How To Apply to College While Undecided


Photo courtesy of Foster Cowan.

Surrounded by my demons, manifested as different colleges as the pressure to make a decision looms.

Foster Cowan, Editor

My whole life, I feel like I have been waiting to have a eureka moment when it comes to my future. From a very young age, we are asked the question of what we want to be when we grow up, and for me, the answer switched often: in kindergarten it was dog trainer, in fifth grade it was author, in seventh grade it was school teacher. But at a certain point in middle school, my answer simply became “I don’t know.” Since then, it has been a thought I’ve kept on the back burner. I knew I would need to figure out my career eventually, but I thought that as long as I did well in school, eventually it would come to me. 

Then I entered junior year and everything in my life began to revolve around college and beyond. I came insanely stressed trying to navigate the world of college applications without having even the slightest idea what I wanted to major in or pursue career wise. And yet after all this, I made it through. I am over halfway through applying to schools and, despite still being undecided, I managed to survive. I know the pressure to have your entire future decided by ninth grade is huge, but know that it is possible to make it through all four years of high school without having the foggiest idea. Somehow, I did it, which I guess makes me qualified to give my tips for surviving the college application process while undecided in your major and future.

Know What You Want, Even if You Don’t Know What You Want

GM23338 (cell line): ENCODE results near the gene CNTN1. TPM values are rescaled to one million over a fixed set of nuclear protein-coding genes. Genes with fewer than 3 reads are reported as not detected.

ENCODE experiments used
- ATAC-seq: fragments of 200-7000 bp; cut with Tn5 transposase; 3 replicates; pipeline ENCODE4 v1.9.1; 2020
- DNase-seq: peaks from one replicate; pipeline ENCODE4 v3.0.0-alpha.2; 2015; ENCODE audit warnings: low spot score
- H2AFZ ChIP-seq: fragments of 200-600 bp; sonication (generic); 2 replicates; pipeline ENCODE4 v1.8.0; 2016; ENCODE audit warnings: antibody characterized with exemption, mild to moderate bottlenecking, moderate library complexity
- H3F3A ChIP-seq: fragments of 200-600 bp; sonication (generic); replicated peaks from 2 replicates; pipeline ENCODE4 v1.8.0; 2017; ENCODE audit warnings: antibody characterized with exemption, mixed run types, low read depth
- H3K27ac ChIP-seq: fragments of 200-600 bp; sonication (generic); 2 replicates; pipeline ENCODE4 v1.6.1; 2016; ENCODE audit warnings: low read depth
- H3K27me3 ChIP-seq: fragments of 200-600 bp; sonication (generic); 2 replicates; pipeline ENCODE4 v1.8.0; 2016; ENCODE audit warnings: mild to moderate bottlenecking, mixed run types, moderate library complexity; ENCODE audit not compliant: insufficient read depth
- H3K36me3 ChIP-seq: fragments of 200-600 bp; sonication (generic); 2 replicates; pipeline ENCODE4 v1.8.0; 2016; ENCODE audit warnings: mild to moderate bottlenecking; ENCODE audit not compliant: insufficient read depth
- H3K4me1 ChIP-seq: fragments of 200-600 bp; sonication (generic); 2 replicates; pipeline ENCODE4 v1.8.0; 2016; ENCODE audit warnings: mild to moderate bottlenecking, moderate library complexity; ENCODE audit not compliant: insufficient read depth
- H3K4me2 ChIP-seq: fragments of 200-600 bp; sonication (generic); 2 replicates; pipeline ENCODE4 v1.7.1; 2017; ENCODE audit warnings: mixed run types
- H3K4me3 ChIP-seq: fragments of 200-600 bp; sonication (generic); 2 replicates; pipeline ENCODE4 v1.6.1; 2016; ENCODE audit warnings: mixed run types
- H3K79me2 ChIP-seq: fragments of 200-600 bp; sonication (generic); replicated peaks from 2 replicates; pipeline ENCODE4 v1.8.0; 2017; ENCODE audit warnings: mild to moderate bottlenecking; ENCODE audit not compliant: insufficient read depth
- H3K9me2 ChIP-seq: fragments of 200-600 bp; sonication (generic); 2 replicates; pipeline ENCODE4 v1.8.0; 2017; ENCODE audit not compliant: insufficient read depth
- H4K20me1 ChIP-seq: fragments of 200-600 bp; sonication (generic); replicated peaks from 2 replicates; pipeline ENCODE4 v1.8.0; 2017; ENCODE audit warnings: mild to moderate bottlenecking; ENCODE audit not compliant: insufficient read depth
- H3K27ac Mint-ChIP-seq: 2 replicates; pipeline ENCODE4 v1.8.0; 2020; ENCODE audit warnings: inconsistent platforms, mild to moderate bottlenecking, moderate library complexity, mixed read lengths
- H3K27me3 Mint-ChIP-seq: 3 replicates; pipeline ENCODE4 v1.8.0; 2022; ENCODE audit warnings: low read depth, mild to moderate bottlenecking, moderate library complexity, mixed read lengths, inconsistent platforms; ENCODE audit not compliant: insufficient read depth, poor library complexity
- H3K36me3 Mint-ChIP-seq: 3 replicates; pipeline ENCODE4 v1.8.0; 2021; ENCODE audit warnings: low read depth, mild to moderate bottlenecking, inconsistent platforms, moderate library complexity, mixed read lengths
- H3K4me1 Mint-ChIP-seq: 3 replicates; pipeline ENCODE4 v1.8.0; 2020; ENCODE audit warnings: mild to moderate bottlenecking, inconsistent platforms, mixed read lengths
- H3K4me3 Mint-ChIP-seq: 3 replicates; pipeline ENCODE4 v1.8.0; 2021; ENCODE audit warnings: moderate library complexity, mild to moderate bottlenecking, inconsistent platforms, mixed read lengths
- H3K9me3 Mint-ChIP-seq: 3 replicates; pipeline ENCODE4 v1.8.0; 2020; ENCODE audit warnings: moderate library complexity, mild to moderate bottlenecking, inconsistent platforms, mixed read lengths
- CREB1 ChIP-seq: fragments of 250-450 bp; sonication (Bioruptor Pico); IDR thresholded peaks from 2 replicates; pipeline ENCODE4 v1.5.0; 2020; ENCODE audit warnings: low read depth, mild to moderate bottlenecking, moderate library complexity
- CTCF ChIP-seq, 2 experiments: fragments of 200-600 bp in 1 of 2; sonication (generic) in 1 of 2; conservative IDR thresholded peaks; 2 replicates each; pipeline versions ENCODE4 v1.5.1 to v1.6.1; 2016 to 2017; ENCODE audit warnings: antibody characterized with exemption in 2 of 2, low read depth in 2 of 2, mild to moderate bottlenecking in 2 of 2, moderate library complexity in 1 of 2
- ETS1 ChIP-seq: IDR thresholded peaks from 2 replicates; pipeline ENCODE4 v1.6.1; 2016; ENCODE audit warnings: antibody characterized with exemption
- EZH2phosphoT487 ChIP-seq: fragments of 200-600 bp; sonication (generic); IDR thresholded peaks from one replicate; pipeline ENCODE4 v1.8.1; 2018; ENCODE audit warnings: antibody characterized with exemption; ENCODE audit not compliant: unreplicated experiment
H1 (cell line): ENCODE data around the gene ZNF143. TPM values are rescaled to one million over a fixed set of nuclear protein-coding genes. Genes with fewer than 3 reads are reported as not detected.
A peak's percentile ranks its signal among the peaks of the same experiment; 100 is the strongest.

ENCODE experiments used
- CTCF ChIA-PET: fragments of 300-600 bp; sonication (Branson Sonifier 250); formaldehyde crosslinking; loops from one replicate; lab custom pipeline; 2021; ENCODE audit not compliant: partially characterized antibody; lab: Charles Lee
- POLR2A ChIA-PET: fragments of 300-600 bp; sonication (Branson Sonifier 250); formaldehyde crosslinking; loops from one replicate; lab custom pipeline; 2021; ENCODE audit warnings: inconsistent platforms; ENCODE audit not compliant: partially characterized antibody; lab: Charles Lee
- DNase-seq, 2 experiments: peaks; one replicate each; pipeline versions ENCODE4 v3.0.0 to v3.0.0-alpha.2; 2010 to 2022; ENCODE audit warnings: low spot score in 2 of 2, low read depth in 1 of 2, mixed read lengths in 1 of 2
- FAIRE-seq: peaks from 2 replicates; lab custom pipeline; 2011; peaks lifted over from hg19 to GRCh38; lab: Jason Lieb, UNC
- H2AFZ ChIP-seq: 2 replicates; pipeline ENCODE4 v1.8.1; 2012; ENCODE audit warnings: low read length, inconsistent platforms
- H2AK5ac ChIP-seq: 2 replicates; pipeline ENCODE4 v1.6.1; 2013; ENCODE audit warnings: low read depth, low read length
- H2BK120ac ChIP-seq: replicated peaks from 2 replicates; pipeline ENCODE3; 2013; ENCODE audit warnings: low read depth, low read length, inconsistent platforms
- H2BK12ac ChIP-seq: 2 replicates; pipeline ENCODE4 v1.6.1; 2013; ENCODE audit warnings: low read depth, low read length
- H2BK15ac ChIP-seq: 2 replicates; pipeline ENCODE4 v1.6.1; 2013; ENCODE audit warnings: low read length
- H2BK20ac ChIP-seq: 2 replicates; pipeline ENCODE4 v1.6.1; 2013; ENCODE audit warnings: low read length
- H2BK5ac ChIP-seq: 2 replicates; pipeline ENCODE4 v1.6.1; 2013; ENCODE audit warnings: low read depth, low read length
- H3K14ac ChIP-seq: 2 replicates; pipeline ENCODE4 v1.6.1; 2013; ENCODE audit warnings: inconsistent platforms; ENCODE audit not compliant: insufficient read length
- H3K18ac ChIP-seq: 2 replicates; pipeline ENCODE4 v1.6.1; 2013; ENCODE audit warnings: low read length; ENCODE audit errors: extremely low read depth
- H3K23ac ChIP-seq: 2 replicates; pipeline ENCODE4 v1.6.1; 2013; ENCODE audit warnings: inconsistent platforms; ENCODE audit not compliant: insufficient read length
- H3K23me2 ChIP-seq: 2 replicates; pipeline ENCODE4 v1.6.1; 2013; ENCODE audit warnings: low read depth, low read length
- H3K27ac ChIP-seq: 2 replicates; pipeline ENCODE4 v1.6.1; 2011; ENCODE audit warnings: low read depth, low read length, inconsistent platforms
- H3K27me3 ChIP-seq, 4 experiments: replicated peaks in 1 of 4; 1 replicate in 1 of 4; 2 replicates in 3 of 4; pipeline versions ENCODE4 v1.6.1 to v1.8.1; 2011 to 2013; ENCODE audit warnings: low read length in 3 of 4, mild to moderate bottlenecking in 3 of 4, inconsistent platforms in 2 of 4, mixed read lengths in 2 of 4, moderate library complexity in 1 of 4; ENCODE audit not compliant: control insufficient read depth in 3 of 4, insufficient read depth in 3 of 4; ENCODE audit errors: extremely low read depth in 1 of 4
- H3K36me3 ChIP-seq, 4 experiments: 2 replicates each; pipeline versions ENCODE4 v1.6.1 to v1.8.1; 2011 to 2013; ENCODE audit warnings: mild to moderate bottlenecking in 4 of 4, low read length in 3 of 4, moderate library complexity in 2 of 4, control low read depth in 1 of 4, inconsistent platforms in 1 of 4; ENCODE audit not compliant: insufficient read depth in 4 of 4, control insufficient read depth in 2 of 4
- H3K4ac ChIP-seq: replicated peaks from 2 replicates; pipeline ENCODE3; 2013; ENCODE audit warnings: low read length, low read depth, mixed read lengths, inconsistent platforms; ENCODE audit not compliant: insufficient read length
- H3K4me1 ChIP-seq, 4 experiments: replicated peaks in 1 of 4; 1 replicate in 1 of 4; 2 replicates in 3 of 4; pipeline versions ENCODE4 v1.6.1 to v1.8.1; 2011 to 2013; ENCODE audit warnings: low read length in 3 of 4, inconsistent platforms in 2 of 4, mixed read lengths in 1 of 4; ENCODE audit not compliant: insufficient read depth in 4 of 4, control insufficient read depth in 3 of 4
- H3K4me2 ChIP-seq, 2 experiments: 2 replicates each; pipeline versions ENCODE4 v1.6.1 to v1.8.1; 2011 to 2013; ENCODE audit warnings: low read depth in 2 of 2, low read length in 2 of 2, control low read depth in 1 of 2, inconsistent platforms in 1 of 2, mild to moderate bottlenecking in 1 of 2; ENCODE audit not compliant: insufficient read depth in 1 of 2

First of all, one of the hardest things for me was not being able to search for schools based on specific degree programs. The easiest way to find a good college fit is to look for the top schools based on a specific subject: Top Ten Schools for Nursing, Best Business Schools in America, etc. Without this basic research method, the very beginning of your school search can be extremely daunting.  There are over 5,000 colleges and universities in America after all! 

That’s why it’s extremely important to find other qualifications that are important to you outside of a specific academic focus and use those to narrow down schools. For example, I knew early on that I needed a large suburban or urban campus, as I need to be connected to some degree of a city. Because I knew rural schools wouldn’t work for me, that was a huge way to condense my college list. Another thing to consider is the size of the school. Would you thrive in a very small campus environment or a huge, bustling one? You can even search based on geographical areas you like (weather included!), the amount of Greek life on campus, or religious affiliation. My point is, there are so many things to consider in a school other than your major. Just visit the website Niche and look at some of their rankings: best college food, best athletics, colleges with the best professors, top party schools, safest college campuses. Put some research in, and you will be able to narrow down those 5,000 schools to a few that are perfect for you, without even having to consider a major.

See For Yourself